After you determine whether the income from your rental property is rental income or business income, the next step is to make sure that you are taking all of your rental income into account.
Ensure you’re declaring all your rental income
Obviously, the rent that you receive in cash, cheque or money transfer is considered rental income. But if your tenant is paying all or some of his rent with services or in-kind (giving you goods or commodities instead of money) you need to “translate” the value of those services or things you have been given into monetary terms by figuring out their Fair Market Value (FMV).
The FMV is the highest price that property or service would bring in an open and unrestricted market, between a willing buyer and a willing seller who are acting independently of each other.
You will record the amounts that your tenant has paid you in cash or cheque in the “Gross rents” column on the Form T776 – Statement of Real Estate Rentals.
The fair market value amounts that you have calculated get reported as “Other related income”.
Other Related Income
Other Related Income is also where you record rental income you receive from premiums and leases such as:
- granting or extending a lease or sublease;
- permitting a sublease; or
- cancelling a lease or sublease.
Don’t forget to include any income you received from sharecropping, either by renting farmland or as a share of the crop.
You report your rental income based on the calendar year, from January 1st to December 31st, no matter when you purchased or rented out a particular property. There are two methods that you can use to account for your rental income: the accrual method or the cash method.
Accrual vs. Cash Methods of Accounting
To account for your rental income using the accrual method you:
- Include the rent as income for the year in which it is due, whether or not you receive it in that year. For example, your tenant pays you in December for January and February rent, that income is not included until the following year.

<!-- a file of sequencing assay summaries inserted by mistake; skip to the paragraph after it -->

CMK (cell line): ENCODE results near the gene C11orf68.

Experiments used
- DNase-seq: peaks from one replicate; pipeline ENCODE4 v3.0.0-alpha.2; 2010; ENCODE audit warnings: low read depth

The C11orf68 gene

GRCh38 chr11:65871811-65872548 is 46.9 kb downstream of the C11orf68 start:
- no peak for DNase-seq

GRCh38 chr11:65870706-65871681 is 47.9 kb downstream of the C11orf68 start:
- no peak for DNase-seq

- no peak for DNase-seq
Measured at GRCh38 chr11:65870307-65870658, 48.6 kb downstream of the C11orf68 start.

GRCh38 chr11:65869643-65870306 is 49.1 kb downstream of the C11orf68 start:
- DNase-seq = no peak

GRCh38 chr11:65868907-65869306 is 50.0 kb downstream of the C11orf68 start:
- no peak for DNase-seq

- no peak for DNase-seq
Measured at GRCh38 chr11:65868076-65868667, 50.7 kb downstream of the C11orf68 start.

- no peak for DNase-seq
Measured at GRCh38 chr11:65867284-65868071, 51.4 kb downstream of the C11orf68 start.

- Deduct your expenses in the year you incur them, no matter when you pay them.
While to account for your rental income using the cash method you:
- Include and claim rents as income in the year you receive them; and
- Deduct expenses in the year you pay them.
Before you choose which method you are going to use, you need to know that you can only use the cash method if you have no expenses outstanding at the end of the year and only if your net rental income or loss would be practically the same if you were using the accrual method.
You will also want to know that the accrual method of accounting is the type that most businesses and professionals are required to use by law, so if there is any question of the income from your rental property being classed as business income.
Gross and Net Rental Income
Now that you’ve figured out which method you are using, enter the income as your total “Gross Rental Income” on the T776 – Statement of Real Estate Rentals form, which will then transfer on Line 12599 – Gross Rental Income of your income tax return. After deducting the expenses from the gross income using the T776 form, you will reach the “net rental income” amount, which you report on Line 12600 – Net Rental Income of your tax return.
TurboTax Premier offers an easy step-by-step process to claim your rental income and expenses. The software helps you fill the T776 form schedule 3 with your income tax return. Consider TurboTax Live Assist & Review if you need further guidance, and get unlimited help and advice as you do your taxes, plus a final review before you file. Or, choose TurboTax Live Full Service* and have one of our tax experts do your return from start to finish.
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